EMPLOYERS in Central Visayas who have not yet complied with the existing minimum wage order since its effectivity early last year are mandated to conform with it and pay their employees salary differential.
Workers in the region whose employers did not conform to the prescribed minimum wage rates under Wage Order No. ROVII-22 are expected to get paid with their salary differential starting Jan. 5, 2020.
“Workers who were not paid with the correct daily wage based on the new minimum wage rates applicable in their area starting Jan. 5, 2020 should be able to receive the difference between their existing wage rates received and that of the new wage rates based on Wage Order No. VII-22,” said Department of Labor and Employment (DOLE) 7 Regional Director Salome O. Siaton.
Under Wage Order No. VII-22, non-agricultural workers in Class A cities and municipalities or the Expanded Metro Cebu Area should be paid P404 per day. Establishments in these areas employing less than 10 workers should be paying workers P394 daily.
Those working under Class B or in the cities not falling under Class A Category should be receiving P366 daily wage and establishments with less than 10 workers should be paying them P361 per day.
Class C municipalities or those municipalities not under Class A Category should have workers paid P356 per day and the workers rendering work in establishments with less than 10 individuals should receive P351.00 daily.
“Establishments in all provinces of Central Visayas should be able to check whether or not they have followed the provisions of the wage order. If they failed to comply with the minimum wage rates applicable in their respective areas, they should now start looking into the salary differential that they must be paying their workers,” Siaton said.
According to RTWPB 7 where Siaton also sits as chairperson, all employers should have followed the provisions of the wage order, which became fully implementable effective Jan. 5, 2020, in all provinces of Central Visayas, including Bohol.
A moratorium or a temporary suspension on the implementation of Wage Order No. ROVII-22 in Bohol was petitioned or filed by the Bohol Chamber of Commerce and Industry last year, while the rest of the provinces in Region 7 already implemented the wage order.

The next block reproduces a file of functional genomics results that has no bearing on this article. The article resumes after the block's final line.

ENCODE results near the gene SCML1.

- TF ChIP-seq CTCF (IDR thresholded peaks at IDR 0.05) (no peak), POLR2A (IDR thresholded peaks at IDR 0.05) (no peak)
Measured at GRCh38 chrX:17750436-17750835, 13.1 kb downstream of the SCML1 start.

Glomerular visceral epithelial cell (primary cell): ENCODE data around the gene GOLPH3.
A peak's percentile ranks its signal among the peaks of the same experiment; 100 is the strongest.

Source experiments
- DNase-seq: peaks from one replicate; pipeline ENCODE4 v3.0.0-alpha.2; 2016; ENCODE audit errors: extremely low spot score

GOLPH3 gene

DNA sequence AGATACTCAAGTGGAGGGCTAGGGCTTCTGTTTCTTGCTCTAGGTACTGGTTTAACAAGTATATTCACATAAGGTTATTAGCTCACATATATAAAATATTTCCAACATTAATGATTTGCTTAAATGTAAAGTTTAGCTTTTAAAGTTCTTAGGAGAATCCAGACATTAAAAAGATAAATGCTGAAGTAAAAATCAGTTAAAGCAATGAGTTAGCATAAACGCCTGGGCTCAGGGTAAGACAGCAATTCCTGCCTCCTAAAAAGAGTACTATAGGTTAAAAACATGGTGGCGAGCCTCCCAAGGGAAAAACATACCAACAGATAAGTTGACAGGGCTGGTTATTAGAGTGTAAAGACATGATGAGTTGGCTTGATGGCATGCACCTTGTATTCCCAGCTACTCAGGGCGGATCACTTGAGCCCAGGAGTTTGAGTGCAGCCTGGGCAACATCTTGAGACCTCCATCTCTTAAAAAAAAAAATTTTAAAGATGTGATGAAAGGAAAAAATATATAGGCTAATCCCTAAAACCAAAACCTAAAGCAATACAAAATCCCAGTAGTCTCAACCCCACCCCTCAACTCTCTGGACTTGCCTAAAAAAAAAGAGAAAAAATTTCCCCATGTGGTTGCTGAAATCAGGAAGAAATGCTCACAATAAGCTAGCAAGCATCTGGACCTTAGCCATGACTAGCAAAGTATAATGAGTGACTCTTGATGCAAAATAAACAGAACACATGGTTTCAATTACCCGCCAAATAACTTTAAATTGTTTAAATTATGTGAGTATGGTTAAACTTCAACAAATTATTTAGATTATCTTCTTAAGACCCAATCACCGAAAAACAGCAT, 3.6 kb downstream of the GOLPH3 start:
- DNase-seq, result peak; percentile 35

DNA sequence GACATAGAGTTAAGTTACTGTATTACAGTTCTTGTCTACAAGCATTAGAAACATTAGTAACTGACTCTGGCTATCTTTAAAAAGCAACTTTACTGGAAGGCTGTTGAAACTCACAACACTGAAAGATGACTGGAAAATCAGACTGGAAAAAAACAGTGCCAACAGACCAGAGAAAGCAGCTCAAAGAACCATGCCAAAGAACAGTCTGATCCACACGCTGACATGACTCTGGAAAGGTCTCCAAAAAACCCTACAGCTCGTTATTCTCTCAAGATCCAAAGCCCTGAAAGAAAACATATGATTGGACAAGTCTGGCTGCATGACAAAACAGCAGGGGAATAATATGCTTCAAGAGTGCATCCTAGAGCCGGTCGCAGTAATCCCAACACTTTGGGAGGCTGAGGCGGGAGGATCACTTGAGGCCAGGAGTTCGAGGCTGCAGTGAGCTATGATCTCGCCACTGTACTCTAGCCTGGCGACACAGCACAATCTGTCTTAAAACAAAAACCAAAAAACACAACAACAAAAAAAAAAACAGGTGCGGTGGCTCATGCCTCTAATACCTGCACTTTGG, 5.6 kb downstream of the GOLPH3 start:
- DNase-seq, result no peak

Addressing the issue, Labor Secretary Silvestre Bello III, who chairs the National Wages and Productivity Commission (NWPC), said that RTWPBs and the NWPC don’t have the authority to defer or postpone the implementation of a wage order.
The RTWPB takes charge of wage-fixing and wage rate review and minimum wage determination. According to Siaton, within 60 days prior to the anniversary of the wage order, the Board may start the process of minimum wage determination.
“Due to the pandemic, the Board was not able to start the process, which was supposed to take place late last year. But since the anniversary of the wage order has already lapsed since Jan. 5, 2021, the Board will now look into revisiting and reviewing the existing wage rates applicable in the different provinces in Central Visayas,” Siaton said.
Based on the NWPC Guidelines No. 03, Series of 2020 or the Omnibus Rules on Minimum Wage Determination, the wage board may begin determining the applicable wage rates through (a) motu propio by the board or when it initiates actions or inquiry to determine whether or not a wage order shall be issued and (b) by virtue of a petition.
Before any review is done, Siaton said that it is important to determine whether or not establishments have followed the rules of the existing wage order. (SunStar Cebu/From PR)